Background: Lipoprotein (a) (Lp[a]) has important atherothrombogenic properties, but its role in intracranial atherosclerosis remains unclear.
Objective: To investigate the relationship between Lp(a) level and the extent of intracranial large-artery occlusive disease.
Methods: Between June 2001 and August 2003, 166 consecutive first-ever TIA or stroke patients had intracranial stenoses on transcranial Doppler, of which 100 fulfilled all inclusion criteria. The extent of intracranial large-artery occlusive disease was assessed by the number of angiographically confirmed intracranial stenoses. Serum Lp(a) was determined a minimum of 3 months after stroke onset.
Results: Two hundred eighty-one intracranial stenoses were documented. Fifty-one (51%) patients had three or more stenoses (greater-extent group). Patients in the highest Lp(a) quartile had a higher adjusted odds ratio (OR) for a greater extent than those in the lowest quartile (OR 3.43, 95% CI 1.04 to 11.33, p = 0.04). A positive correlation was found between Lp(a) concentration and the number of stenoses (r = 0.310, p = 0.002). Moreover, Lp(a) level increased gradually with the number of stenoses (p = 0.02). A multiple logistic regression model identified diabetes (OR 2.4, 95% CI 1.04 to 5.57, p = 0.04) and high Lp(a) (OR 2.52, 95% CI 1.03 to 6.18, p = 0.043) as independent markers of a greater extent of intracranial large-artery occlusive disease.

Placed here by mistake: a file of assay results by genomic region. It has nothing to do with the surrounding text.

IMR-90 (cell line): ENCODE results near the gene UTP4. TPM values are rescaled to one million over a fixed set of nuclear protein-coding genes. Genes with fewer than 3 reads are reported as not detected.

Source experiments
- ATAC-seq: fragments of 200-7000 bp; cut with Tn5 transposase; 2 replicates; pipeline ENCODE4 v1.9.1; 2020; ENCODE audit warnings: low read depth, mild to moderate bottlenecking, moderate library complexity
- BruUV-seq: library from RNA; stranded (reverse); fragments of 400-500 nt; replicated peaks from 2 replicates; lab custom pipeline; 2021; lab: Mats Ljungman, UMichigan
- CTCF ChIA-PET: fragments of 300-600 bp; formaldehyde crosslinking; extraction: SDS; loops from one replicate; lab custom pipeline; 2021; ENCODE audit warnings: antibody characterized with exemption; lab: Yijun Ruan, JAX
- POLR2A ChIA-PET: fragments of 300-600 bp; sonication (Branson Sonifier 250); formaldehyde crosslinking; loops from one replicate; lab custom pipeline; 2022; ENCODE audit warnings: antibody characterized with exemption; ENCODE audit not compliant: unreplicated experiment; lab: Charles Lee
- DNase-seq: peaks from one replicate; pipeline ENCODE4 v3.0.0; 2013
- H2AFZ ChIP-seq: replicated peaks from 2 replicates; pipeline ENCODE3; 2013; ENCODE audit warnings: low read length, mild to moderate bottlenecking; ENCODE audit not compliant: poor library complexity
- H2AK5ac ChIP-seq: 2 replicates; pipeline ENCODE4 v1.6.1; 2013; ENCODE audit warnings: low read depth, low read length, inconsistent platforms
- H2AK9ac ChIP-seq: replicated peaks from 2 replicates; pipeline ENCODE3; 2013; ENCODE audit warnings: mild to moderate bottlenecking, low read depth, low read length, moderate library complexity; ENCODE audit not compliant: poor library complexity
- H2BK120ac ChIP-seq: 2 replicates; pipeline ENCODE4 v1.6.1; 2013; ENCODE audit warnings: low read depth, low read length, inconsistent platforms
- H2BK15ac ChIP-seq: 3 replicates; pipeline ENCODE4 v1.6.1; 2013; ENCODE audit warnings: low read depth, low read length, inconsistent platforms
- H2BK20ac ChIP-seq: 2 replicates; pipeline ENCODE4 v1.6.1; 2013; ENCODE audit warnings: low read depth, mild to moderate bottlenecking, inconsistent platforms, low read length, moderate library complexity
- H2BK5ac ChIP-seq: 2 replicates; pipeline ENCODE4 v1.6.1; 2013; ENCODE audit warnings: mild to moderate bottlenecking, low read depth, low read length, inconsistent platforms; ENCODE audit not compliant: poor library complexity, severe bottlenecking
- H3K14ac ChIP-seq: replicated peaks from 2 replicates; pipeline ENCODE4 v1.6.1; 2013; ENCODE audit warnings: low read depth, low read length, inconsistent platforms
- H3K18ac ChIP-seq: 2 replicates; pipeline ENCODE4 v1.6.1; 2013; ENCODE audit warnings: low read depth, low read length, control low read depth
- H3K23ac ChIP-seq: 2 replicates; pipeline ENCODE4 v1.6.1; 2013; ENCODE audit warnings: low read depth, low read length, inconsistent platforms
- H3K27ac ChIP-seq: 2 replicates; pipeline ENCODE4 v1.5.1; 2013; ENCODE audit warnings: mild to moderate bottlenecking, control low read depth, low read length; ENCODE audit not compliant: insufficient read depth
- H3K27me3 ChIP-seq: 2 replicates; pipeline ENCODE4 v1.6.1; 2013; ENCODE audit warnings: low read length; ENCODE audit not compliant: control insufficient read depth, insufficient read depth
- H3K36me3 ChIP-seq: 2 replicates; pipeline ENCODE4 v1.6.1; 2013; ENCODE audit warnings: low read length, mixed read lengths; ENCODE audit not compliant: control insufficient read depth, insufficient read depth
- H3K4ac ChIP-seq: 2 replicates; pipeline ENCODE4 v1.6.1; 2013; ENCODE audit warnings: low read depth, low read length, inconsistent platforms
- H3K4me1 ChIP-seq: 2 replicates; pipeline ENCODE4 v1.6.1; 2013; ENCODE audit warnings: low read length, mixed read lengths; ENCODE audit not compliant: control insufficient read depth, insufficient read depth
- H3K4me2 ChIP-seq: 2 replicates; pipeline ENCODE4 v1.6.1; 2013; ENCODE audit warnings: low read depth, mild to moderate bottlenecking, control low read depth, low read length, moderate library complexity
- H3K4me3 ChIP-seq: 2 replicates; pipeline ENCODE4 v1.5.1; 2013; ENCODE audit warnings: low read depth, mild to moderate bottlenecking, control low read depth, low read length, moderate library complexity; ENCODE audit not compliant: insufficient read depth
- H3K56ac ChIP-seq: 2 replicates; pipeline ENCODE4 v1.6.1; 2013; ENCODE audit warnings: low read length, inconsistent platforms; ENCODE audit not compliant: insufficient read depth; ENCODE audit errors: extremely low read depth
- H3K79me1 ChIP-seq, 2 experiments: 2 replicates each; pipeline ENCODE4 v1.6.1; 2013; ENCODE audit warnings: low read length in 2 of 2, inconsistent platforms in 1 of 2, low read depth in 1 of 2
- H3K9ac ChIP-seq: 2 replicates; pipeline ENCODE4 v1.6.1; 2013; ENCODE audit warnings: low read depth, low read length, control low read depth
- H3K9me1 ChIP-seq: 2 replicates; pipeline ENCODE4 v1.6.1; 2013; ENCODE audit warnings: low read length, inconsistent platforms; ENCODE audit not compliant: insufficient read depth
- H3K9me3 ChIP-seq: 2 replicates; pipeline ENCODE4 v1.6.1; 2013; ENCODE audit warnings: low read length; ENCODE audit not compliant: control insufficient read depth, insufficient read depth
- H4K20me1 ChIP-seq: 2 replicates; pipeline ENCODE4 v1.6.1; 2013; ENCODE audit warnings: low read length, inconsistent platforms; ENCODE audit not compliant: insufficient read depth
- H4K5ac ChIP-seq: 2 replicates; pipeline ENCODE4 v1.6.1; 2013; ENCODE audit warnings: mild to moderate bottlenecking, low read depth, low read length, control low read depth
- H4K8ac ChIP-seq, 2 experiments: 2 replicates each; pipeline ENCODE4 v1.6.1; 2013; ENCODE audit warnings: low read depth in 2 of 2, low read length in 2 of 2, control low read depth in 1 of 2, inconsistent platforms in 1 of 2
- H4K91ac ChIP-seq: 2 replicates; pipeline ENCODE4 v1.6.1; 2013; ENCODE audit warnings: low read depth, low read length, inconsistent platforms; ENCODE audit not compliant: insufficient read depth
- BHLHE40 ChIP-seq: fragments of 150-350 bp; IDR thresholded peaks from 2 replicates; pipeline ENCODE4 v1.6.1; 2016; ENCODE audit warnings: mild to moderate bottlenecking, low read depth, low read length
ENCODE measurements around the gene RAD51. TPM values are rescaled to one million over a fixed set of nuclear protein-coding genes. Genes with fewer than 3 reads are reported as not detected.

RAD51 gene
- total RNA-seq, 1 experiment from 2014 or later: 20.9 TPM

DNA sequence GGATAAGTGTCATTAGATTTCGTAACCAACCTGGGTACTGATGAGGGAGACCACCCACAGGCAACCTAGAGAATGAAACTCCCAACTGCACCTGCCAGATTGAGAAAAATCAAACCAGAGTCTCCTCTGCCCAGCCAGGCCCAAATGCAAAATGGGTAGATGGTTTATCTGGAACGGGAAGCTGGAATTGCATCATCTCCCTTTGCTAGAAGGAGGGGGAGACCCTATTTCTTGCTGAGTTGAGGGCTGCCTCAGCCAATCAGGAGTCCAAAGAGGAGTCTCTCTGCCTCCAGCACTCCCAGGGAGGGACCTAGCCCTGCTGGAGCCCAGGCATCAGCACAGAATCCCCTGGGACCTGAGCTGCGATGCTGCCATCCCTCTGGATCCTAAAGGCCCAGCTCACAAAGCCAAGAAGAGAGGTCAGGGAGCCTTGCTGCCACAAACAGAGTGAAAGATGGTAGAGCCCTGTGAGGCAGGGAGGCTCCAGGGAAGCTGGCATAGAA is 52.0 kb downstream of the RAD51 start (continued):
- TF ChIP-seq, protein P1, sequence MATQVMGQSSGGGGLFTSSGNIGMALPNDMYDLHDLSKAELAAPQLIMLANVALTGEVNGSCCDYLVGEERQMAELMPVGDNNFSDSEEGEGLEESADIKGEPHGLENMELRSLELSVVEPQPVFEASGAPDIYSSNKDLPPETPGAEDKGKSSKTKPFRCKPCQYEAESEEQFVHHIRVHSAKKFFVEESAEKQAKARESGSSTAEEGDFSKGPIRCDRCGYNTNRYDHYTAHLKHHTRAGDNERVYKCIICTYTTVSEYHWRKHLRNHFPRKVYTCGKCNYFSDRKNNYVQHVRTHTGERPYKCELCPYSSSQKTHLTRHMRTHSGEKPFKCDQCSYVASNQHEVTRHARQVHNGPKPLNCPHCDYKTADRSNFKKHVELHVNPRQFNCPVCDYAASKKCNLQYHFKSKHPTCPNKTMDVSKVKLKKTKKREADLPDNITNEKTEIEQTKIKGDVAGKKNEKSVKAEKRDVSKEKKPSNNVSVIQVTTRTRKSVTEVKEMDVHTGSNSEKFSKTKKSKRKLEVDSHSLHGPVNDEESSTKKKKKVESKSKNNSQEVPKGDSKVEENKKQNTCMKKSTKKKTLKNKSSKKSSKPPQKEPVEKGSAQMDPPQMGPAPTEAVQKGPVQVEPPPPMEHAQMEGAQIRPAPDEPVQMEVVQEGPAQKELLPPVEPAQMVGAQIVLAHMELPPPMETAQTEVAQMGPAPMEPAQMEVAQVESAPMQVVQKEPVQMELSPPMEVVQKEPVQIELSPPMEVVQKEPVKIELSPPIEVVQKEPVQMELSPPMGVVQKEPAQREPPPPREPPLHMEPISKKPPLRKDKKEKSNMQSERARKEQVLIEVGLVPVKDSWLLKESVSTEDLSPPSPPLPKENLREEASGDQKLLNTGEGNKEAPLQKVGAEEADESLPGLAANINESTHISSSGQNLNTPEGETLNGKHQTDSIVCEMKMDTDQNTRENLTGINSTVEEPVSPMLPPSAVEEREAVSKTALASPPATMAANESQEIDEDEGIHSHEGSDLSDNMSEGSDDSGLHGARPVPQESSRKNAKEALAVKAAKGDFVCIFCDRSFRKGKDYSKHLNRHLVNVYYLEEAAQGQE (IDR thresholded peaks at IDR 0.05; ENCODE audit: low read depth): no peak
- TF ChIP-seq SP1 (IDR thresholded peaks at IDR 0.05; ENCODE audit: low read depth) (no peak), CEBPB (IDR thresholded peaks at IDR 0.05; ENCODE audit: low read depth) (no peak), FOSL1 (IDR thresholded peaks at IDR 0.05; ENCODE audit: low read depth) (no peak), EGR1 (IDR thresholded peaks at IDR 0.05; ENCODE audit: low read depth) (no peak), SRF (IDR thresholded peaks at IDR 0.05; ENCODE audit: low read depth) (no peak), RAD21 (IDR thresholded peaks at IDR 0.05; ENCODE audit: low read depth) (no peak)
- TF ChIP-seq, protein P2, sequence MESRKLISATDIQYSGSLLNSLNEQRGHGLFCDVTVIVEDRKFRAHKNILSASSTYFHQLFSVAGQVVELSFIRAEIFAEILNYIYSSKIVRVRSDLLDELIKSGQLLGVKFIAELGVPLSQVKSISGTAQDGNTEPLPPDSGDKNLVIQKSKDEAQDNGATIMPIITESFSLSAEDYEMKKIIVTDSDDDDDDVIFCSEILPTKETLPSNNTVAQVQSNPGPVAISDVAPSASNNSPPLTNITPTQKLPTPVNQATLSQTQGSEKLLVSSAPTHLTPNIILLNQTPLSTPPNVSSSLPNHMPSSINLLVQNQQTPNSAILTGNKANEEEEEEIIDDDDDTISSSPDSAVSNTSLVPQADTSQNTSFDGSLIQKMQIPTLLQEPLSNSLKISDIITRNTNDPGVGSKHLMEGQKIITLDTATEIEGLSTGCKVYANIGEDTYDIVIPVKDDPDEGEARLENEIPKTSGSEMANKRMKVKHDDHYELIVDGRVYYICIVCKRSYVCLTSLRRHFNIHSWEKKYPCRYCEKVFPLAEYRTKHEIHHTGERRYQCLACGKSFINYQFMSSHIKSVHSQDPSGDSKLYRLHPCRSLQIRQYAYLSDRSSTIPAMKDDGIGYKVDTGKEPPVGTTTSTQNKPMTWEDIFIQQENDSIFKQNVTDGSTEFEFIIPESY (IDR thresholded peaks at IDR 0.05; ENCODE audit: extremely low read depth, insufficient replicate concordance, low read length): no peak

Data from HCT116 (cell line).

Conclusions: High Lp(a) level and diabetes mellitus are independent markers of a greater extent of intracranial large-artery occlusive disease. These findings support a role for Lp(a) in intracranial stenotic atherogenesis and might be useful for the selection of high-risk patients.